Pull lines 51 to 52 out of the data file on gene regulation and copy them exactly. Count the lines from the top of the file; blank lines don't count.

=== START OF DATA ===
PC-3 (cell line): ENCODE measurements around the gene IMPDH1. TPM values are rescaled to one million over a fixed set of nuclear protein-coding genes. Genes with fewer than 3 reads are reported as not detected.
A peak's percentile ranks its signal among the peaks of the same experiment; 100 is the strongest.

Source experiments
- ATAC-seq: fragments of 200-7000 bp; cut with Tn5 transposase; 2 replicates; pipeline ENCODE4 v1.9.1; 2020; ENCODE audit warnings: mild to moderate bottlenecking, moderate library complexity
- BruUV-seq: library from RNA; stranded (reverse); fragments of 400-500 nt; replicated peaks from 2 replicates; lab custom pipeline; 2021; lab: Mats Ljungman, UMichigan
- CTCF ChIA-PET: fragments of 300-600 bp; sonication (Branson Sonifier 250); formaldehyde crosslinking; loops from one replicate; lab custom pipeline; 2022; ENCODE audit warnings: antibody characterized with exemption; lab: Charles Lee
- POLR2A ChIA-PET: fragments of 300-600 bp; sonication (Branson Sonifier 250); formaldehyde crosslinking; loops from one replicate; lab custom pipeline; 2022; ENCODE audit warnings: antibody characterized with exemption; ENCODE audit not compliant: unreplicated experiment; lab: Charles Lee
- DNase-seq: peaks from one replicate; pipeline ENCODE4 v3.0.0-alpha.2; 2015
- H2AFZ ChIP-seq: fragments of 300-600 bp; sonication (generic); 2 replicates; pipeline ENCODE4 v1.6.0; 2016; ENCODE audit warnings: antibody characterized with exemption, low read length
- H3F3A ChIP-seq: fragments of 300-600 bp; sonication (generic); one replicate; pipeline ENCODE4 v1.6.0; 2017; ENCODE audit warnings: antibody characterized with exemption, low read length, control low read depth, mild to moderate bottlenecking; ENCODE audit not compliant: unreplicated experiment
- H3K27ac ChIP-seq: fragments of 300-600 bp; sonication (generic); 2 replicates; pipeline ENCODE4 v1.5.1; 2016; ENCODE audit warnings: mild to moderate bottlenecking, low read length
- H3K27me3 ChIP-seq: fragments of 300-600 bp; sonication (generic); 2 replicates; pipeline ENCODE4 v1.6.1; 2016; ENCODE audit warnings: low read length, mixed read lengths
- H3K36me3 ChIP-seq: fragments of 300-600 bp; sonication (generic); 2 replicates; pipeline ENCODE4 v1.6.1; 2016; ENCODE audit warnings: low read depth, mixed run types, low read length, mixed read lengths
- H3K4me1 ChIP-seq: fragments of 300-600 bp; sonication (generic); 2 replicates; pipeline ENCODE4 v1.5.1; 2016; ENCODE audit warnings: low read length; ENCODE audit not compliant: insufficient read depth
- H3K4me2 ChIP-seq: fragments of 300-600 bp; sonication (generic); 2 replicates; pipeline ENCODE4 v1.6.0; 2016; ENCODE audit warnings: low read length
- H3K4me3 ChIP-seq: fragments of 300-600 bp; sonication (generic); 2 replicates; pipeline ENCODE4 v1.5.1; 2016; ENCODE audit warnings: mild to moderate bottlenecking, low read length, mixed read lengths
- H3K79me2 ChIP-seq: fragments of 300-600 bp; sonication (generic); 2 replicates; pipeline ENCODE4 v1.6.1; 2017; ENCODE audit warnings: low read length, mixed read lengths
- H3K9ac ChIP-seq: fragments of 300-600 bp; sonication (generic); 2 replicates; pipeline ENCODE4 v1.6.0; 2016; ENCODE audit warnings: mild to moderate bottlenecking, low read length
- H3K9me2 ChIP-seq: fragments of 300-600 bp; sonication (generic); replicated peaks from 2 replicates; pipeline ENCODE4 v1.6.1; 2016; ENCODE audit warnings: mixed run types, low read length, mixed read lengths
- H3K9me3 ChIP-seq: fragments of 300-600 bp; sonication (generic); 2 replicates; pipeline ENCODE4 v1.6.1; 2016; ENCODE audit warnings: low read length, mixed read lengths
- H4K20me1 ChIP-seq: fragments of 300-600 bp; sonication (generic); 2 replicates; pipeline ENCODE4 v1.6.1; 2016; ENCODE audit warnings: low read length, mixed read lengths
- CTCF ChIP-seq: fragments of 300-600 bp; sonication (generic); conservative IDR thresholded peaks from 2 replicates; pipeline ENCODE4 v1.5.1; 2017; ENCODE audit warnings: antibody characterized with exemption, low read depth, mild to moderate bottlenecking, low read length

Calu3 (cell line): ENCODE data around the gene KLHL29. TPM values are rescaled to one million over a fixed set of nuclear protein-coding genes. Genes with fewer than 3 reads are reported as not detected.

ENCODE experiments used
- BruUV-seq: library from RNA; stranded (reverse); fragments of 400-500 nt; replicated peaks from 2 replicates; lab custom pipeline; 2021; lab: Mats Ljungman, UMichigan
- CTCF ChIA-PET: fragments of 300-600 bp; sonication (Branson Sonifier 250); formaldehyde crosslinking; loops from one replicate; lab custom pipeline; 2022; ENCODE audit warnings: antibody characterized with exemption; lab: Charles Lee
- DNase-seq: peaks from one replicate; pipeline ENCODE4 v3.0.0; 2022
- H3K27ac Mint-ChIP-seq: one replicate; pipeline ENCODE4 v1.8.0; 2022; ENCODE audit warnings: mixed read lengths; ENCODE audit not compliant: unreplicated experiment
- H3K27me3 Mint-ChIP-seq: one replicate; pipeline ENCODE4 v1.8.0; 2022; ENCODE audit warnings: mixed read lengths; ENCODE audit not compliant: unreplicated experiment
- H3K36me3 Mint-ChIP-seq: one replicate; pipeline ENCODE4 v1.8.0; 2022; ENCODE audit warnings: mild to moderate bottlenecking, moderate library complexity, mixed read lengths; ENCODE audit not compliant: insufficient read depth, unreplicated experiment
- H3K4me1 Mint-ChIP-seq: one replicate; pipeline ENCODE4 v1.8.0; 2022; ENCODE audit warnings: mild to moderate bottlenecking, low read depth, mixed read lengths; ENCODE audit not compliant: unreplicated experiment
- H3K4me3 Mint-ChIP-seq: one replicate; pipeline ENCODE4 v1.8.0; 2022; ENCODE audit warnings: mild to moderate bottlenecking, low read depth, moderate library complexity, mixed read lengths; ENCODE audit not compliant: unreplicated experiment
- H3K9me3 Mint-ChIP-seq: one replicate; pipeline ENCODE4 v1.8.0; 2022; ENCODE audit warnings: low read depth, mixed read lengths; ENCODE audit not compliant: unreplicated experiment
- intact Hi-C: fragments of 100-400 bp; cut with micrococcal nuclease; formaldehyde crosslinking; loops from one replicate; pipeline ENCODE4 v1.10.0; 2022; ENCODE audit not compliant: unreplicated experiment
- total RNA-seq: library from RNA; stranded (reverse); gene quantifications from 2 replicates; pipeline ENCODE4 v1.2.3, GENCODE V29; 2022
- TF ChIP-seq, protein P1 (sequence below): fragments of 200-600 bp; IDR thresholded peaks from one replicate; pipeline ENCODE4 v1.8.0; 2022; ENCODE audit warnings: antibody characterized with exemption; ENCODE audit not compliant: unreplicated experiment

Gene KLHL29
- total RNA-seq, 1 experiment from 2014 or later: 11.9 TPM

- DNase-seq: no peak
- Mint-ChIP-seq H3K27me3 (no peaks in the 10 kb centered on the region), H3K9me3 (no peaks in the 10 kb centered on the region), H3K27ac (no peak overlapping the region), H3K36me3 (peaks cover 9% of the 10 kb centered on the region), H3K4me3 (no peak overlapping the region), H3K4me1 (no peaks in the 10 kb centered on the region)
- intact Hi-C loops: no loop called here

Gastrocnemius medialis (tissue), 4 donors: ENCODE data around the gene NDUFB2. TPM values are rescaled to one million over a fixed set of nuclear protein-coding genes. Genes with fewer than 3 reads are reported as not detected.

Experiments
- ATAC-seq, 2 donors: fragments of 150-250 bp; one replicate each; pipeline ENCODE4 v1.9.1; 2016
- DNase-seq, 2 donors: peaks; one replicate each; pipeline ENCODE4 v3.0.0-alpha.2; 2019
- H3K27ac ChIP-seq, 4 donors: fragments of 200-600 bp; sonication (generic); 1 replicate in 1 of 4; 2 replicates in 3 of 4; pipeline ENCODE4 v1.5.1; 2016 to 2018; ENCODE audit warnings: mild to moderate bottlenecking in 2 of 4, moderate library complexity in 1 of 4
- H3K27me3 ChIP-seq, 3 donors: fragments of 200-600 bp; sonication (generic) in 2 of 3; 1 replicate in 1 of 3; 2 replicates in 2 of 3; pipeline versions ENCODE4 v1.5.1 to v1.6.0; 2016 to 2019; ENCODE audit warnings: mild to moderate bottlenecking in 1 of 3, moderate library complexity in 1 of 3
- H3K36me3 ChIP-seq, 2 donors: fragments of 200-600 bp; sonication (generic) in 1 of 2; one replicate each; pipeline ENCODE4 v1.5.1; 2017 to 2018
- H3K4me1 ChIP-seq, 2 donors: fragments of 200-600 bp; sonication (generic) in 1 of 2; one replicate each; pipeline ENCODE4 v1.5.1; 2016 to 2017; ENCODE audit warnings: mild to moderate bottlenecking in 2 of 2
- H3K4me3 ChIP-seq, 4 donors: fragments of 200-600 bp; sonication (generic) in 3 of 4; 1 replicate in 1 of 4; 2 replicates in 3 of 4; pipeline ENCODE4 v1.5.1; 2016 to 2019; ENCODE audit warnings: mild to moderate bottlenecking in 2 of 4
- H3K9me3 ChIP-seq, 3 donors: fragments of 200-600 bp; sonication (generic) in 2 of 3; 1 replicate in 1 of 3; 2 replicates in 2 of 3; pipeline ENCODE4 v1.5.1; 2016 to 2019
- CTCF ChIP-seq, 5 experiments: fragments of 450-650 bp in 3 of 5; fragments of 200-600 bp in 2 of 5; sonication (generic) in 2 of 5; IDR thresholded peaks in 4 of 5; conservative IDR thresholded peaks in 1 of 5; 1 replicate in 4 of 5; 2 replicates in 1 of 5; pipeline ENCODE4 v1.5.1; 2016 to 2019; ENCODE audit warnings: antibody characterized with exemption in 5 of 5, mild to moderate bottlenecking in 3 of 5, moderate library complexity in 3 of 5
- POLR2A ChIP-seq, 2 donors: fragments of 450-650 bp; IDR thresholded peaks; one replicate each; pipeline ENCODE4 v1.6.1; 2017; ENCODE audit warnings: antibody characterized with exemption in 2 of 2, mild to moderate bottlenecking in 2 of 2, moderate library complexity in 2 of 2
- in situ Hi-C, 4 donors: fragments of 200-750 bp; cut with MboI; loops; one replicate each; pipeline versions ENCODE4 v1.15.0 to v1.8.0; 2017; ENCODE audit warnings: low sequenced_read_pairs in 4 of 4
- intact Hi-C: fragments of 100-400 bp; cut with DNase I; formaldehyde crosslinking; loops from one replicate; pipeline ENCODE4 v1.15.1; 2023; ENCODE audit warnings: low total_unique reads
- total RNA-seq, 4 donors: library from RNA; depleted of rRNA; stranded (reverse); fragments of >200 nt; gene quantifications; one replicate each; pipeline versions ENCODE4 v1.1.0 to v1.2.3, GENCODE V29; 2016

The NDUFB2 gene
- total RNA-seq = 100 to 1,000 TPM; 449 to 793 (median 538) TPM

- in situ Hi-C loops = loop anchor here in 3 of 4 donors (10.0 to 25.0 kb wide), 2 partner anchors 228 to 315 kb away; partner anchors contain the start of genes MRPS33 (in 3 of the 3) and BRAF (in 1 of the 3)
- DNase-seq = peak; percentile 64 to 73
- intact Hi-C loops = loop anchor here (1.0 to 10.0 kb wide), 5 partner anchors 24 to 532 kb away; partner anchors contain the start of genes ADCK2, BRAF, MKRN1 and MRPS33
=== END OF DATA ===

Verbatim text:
- H3K9me3 ChIP-seq, 3 donors: fragments of 200-600 bp; sonication (generic) in 2 of 3; 1 replicate in 1 of 3; 2 replicates in 2 of 3; pipeline ENCODE4 v1.5.1; 2016 to 2019
- CTCF ChIP-seq, 5 experiments: fragments of 450-650 bp in 3 of 5; fragments of 200-600 bp in 2 of 5; sonication (generic) in 2 of 5; IDR thresholded peaks in 4 of 5; conservative IDR thresholded peaks in 1 of 5; 1 replicate in 4 of 5; 2 replicates in 1 of 5; pipeline ENCODE4 v1.5.1; 2016 to 2019; ENCODE audit warnings: antibody characterized with exemption in 5 of 5, mild to moderate bottlenecking in 3 of 5, moderate library complexity in 3 of 5